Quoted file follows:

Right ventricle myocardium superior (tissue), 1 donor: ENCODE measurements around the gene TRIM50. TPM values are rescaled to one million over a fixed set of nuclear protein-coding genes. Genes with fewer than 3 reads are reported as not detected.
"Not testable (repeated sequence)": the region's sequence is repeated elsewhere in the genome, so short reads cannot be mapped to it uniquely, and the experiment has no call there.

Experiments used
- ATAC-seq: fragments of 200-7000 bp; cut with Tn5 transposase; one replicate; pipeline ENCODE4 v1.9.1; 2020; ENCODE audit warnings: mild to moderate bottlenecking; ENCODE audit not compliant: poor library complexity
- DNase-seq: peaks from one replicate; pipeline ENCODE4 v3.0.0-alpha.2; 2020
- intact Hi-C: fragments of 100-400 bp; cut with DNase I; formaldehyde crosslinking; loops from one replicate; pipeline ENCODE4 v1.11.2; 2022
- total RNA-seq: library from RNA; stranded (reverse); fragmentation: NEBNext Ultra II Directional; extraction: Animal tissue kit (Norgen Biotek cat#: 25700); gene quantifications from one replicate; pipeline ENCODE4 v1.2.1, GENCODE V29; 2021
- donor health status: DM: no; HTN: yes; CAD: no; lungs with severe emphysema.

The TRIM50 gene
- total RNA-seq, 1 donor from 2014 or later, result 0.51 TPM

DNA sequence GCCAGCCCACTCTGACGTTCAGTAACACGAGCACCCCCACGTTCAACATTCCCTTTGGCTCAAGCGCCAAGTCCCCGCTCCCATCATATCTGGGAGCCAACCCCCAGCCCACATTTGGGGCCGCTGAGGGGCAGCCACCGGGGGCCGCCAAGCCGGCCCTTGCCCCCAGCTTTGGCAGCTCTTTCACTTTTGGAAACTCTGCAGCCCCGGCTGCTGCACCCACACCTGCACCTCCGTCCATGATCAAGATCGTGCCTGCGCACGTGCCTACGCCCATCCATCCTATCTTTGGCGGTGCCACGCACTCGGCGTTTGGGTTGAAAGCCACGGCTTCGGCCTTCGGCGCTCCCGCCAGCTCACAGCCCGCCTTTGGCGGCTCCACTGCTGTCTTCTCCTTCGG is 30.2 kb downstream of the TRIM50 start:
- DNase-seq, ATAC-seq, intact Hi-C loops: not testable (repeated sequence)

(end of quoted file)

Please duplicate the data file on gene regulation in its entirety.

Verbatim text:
Right ventricle myocardium superior (tissue), 1 donor: ENCODE measurements around the gene TRIM50. TPM values are rescaled to one million over a fixed set of nuclear protein-coding genes. Genes with fewer than 3 reads are reported as not detected.
"Not testable (repeated sequence)": the region's sequence is repeated elsewhere in the genome, so short reads cannot be mapped to it uniquely, and the experiment has no call there.

Experiments used
- ATAC-seq: fragments of 200-7000 bp; cut with Tn5 transposase; one replicate; pipeline ENCODE4 v1.9.1; 2020; ENCODE audit warnings: mild to moderate bottlenecking; ENCODE audit not compliant: poor library complexity
- DNase-seq: peaks from one replicate; pipeline ENCODE4 v3.0.0-alpha.2; 2020
- intact Hi-C: fragments of 100-400 bp; cut with DNase I; formaldehyde crosslinking; loops from one replicate; pipeline ENCODE4 v1.11.2; 2022
- total RNA-seq: library from RNA; stranded (reverse); fragmentation: NEBNext Ultra II Directional; extraction: Animal tissue kit (Norgen Biotek cat#: 25700); gene quantifications from one replicate; pipeline ENCODE4 v1.2.1, GENCODE V29; 2021
- donor health status: DM: no; HTN: yes; CAD: no; lungs with severe emphysema.

The TRIM50 gene
- total RNA-seq, 1 donor from 2014 or later, result 0.51 TPM

DNA sequence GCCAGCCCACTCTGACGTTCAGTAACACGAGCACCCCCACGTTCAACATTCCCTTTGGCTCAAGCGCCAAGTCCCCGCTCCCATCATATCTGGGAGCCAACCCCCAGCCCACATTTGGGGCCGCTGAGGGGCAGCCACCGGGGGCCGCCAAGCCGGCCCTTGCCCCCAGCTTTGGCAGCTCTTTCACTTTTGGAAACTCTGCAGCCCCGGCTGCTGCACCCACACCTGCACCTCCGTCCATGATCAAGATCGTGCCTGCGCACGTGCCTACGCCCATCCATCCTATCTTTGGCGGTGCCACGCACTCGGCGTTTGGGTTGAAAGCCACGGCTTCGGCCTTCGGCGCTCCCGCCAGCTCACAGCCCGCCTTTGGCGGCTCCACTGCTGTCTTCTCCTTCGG is 30.2 kb downstream of the TRIM50 start:
- DNase-seq, ATAC-seq, intact Hi-C loops: not testable (repeated sequence)